Edward Carpenter was an inspiring figure in the sexual politics of his time. Stephen McClarence assesses his life
The cardboard box sits on the table, waiting to be opened. Inside are things that people come from all over the world to see. There’s a great sense of anticipation in the Sheffield Archives office.
At the end of a curious afternoon, full of coincidences and playwrights and new discoveries, Cheryl Bailey, Sheffield’s senior archivist, finally lifts the box lid, takes out three small parcels neatly wrapped in tissue paper and unwraps them. They are sandals: two pairs and a single one.
All were reputedly made by one man, and the single sandal – canvas, sturdy and looking vaguely biblical – was worn by him. His name was Edward Carpenter, he thought normal shoes were “leather coffins”, he lived on the outskirts of Sheffield, he has been called a prophet and “the gay godfather of the British Left”, and a group called Friends of Edward Carpenter has just been launched.
Edward Carpenter (1844-1929) was the radical’s radical, a man of scandals as well as sandals. He was an outspoken cultural and political activist and a pioneer of all that was once “alternative”: free love, free-thinking, gay rights, birth control, recycling. He campaigned for the environment – specifically against air pollution – before anyone had heard of it.
He was admired by Tolstoy, influenced DH Lawrence and, on reaching 80, received a birthday card signed by every member of Ramsay MacDonald’s Cabinet. He was an advocate of – where to start? – socialism, feminism, vegetarianism, trade unionism, teetotalism, anarchism, grow-your-ownism, nude sunbathing (when the weather permitted) and sandals. He made a pair for George Bernard Shaw, but they didn’t fit and made his feet bleed.
He was in the forefront of practically every progressive cause: The Good Life meets Gay Lib meets Women’s Lib meets potentially cold feet. He was an outspoken opponent of – again, where to start? – capitalism, capital punishment, imperialism, vivisection, stag-hunting, hare-coursing, prejudice and violence of all sorts. He was a friend (and possibly lover) of the American poet Walt Whitman and a friend of E M Forster, whom he encouraged to come out, just as he had himself.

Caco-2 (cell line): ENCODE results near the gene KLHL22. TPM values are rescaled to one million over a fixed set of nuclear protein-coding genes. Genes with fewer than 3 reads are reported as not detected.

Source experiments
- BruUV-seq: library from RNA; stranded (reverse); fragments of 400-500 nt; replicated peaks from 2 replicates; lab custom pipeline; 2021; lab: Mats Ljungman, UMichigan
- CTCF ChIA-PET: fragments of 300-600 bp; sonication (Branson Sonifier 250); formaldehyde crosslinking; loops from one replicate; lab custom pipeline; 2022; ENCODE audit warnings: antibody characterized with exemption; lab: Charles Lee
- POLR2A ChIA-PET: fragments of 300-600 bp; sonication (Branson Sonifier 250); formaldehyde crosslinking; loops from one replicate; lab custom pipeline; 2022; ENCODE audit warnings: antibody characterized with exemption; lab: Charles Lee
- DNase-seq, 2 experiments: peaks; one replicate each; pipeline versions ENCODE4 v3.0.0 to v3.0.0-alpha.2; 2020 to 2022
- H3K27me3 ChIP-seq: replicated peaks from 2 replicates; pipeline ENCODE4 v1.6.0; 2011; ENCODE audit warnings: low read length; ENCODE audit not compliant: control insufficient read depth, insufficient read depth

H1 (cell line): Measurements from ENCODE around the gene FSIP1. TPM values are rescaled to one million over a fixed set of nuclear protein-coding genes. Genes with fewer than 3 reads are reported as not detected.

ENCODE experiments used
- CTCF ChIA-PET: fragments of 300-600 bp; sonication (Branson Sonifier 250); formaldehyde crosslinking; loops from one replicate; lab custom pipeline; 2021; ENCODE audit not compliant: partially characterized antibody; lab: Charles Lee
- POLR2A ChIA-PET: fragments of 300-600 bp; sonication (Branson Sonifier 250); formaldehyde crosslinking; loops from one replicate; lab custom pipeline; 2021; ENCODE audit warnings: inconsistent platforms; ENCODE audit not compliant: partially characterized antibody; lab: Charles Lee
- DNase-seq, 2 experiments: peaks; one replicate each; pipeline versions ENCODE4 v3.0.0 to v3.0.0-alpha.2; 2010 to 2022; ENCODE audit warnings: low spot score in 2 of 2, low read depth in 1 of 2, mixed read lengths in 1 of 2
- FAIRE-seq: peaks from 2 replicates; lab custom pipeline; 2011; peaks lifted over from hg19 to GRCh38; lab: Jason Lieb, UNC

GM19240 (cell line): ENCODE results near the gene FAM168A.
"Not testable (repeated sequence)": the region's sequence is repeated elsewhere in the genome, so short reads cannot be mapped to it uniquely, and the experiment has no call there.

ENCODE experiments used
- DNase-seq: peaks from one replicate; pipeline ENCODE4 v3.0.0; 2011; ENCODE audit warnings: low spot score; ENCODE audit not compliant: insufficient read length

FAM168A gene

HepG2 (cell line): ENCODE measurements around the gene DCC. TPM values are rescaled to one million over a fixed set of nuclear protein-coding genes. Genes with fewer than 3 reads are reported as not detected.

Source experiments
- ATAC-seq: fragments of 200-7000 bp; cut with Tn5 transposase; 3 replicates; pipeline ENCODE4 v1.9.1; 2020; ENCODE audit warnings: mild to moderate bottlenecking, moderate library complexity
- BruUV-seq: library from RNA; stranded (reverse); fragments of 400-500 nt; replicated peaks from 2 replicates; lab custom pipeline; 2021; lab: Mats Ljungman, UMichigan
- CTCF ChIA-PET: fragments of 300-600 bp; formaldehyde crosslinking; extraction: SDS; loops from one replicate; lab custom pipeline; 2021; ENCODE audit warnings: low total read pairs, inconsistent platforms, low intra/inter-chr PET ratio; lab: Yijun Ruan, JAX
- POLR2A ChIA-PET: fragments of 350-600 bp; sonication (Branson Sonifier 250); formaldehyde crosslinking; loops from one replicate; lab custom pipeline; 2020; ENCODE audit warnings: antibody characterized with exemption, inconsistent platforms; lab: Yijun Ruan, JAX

For 30 years, he lived in an openly gay relationship at a market-gardening commune in Millthorpe, a village on the edge of rough, tough, industrial Sheffield, at a time when homosexuality was illegal and Oscar Wilde was being imprisoned for it.
Gay Times has described Carpenter’s book The Intermediate Sex as “the foundation stone of gay liberation”. It was so mould-breaking that in 1915, six years after it was published, Scotland Yard suggested it should be withdrawn from circulation (it wasn’t).
“Someone flew in from San Francisco last week just to see our Edward Carpenter Collection; people come for all over to pay homage to the sandals,” says Cheryl Bailey, rewrapping them and replacing them in their box. Spread across the table is a selection of the collection’s 3,000 items, which includes 1,000 books and pamphlets, original manuscripts, and letters to Carpenter from Gandhi, John Ruskin, William Morris, Marie Stopes and Siegfried Sassoon.We’re at Sheffield Archives a couple of days after the launch, just up the hill, of the Friends group, which aims to create and fund a memorial to Carpenter in the centre of a city that pointedly denied him one. There was talk of awarding him the Freedom of Sheffield in 1920, but local worthies were worried about his homosexuality and it came to nothing.
Some 60 people turned out at the launch at the Crucible Theatre in a brief revival of the radicalism that used to be the hallmark of Sheffield politics. As wine (white as well as red) was drunk – you can only follow Carpenter’s teetotal ideals so far – the Friends’ founders sang the praises of their hero and his “life of liberty and love”.
This rakish-looking man with his dapper beard, broad-brimmed hat and cummerbund, has inspired generations of disciples. He abandoned his upper middle class background in Brighton and Cambridge to lecture around Yorkshire in a forerunner of the Workers’ Educational Association. And he challenged all the assumptions of conventional bourgeois life, by forging working-class friendships, and in his relationship with George Merrill, who had grown up in the Sheffield slums and was registered as his manservant.